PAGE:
Is your doctor telling you to pump and dump your milk, or even worse, wean your baby while you take a medication? Unfortunately, some doctors automatically assume that medications given to breastfeeding mothers are not safe for babies, and recommend temporary or complete weaning.  In reality, many medications do not pass into mother’s milk in large quantities, or if they do, they are safe for baby.  If you’re feeling skeptical about advice you receive from your doctor about breastfeeding while taking a medication, consult the Infant Risk Center’s website or call them M-F 8am-5pm at 806-352-2519.  Perhaps you will find that the medication has been deemed safe for breastfeeding women, or if not, consult your doctor about alternate medications that may have the same effects and be more breastfeeding-friendly.  A top-notch doctor will understand the importance of prescribing breastfeeding-friendly medications and be willing to have an open discussion with you about the benefits and risks involved.


You know what I mean–you can feel it!  Maybe it’s that every time you go to the doctor he remarks that your baby is on the small side.  Or there was that time you got mastitis…she told you to pump and dump while taking antibiotics.  But you talked to your friend who said she took the same medication and continued to breastfeed.  What about when he told you a bit of rice cereal in a bottle would help your four month old baby sleep through the night?  Red flags aside, a breastfeeding friendly doctor would use the latest evidence to support your breastfeeding goals.  If the relationship isn’t feeling right, it isn’t right.  Use your intuition, mama!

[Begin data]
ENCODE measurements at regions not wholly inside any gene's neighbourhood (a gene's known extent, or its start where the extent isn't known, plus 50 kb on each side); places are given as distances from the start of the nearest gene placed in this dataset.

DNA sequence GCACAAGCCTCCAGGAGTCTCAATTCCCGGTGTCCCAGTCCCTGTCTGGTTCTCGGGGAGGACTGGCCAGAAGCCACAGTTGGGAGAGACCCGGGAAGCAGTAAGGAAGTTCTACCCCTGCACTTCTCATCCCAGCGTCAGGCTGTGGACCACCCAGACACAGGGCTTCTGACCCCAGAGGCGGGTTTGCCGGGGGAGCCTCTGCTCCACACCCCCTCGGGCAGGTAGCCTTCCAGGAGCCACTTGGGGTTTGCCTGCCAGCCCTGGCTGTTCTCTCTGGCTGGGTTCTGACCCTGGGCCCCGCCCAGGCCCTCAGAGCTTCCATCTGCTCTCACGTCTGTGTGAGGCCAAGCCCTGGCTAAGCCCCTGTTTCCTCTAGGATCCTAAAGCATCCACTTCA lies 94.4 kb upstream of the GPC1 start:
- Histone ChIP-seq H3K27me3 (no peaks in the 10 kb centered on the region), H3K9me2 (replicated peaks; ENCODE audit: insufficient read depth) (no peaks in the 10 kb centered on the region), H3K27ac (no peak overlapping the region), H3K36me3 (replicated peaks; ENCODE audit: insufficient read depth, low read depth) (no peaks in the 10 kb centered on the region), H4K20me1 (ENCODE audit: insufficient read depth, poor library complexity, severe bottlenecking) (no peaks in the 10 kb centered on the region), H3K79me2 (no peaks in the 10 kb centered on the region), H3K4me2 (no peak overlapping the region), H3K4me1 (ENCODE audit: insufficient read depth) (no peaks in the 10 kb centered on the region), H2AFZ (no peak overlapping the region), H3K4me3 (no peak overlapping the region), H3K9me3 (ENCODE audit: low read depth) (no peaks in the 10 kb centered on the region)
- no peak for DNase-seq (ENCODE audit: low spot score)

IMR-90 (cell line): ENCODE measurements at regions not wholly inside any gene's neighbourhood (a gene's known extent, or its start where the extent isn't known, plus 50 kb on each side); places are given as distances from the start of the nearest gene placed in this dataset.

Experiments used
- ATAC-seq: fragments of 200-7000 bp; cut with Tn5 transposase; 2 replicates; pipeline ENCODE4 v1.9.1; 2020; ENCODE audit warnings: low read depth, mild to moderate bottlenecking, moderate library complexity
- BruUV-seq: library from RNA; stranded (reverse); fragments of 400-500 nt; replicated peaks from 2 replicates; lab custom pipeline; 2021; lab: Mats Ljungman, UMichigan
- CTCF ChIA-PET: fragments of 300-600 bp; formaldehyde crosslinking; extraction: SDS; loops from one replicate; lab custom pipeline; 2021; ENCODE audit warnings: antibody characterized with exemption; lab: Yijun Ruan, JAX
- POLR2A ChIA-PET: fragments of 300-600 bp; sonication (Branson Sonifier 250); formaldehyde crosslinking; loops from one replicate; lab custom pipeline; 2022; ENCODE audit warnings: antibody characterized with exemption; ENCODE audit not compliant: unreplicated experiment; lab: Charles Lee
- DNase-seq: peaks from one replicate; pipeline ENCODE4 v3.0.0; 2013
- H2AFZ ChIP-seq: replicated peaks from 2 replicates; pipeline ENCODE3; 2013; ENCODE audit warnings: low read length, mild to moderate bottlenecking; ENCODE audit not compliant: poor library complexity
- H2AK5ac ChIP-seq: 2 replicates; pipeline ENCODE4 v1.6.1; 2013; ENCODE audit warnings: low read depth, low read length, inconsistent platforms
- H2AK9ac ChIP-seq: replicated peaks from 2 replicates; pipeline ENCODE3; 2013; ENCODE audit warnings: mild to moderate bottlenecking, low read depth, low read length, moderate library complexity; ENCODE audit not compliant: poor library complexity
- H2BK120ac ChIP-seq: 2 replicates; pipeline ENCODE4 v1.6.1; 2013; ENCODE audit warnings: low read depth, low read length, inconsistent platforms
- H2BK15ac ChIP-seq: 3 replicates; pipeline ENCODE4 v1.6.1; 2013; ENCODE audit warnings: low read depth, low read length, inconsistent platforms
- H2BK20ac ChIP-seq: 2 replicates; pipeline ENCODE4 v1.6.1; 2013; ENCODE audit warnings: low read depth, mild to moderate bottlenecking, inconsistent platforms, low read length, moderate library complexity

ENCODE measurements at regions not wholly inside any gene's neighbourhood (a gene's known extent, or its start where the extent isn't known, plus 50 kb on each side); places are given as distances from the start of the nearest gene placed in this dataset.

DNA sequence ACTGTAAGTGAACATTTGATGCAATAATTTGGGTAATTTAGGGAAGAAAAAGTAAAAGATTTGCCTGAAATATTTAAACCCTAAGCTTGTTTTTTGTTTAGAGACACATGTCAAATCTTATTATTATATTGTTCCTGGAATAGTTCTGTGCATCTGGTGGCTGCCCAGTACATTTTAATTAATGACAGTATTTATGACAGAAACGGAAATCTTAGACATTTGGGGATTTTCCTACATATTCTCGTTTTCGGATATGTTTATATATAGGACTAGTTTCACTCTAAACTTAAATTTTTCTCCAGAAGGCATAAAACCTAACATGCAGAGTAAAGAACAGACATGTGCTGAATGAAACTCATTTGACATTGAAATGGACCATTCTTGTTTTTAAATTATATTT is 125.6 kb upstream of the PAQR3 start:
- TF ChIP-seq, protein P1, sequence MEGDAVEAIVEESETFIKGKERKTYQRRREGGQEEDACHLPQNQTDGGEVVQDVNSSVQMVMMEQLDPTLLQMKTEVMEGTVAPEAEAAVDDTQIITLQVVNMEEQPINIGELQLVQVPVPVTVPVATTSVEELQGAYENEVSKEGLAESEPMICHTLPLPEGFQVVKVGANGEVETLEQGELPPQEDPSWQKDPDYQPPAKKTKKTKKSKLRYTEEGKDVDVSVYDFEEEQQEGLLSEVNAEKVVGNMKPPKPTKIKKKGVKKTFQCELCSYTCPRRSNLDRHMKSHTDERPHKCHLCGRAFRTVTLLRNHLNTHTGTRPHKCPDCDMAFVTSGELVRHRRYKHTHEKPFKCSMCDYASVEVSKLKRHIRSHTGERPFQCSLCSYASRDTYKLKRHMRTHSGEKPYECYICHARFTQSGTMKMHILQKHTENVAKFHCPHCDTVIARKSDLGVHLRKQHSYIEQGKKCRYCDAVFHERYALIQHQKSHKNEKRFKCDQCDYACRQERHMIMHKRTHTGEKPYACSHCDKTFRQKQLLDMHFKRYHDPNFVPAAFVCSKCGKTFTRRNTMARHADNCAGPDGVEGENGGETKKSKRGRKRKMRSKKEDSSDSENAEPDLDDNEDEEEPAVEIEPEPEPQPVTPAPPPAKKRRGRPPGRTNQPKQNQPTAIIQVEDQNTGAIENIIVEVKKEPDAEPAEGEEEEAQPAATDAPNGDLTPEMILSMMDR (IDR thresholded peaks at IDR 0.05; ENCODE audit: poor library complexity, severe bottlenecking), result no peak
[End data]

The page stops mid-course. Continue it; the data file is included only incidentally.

In summary, a doctor that is truly supportive of breastfeeding will…

…monitor your baby’s growth with the WHO growth charts AND as just one factor in the overall health of your baby.

…have realistic expectations about infant sleep, and understand the importance and normalcy of night time feedings.

…recommend starting solid food after 6 months of age, accompanied by signs of readiness.

…make an effort to prescribe medications that are safe for breastfeeding and provide accurate information about the safety of a medication.

…make you feel good about the choices you are making for your family.

If your doctor isn’t meeting your expectations, visit the files section of the Breastfeed Chicago Facebook page to find a breastfeeding supportive doctor near you!

Maura Frauenhofer is a birth doula and Breastfeeding USA counselor. After spending a year and a half in medical school, she decided the midwifery model of care was more her style and is currently pursuing nurse midwifery at UIC. She has a passion for women’s rights, especially those related to birth and breastfeeding, and enjoys helping women and families advocate for their healthcare wishes. She is mama to a 17 month old girl, still breastfeeding!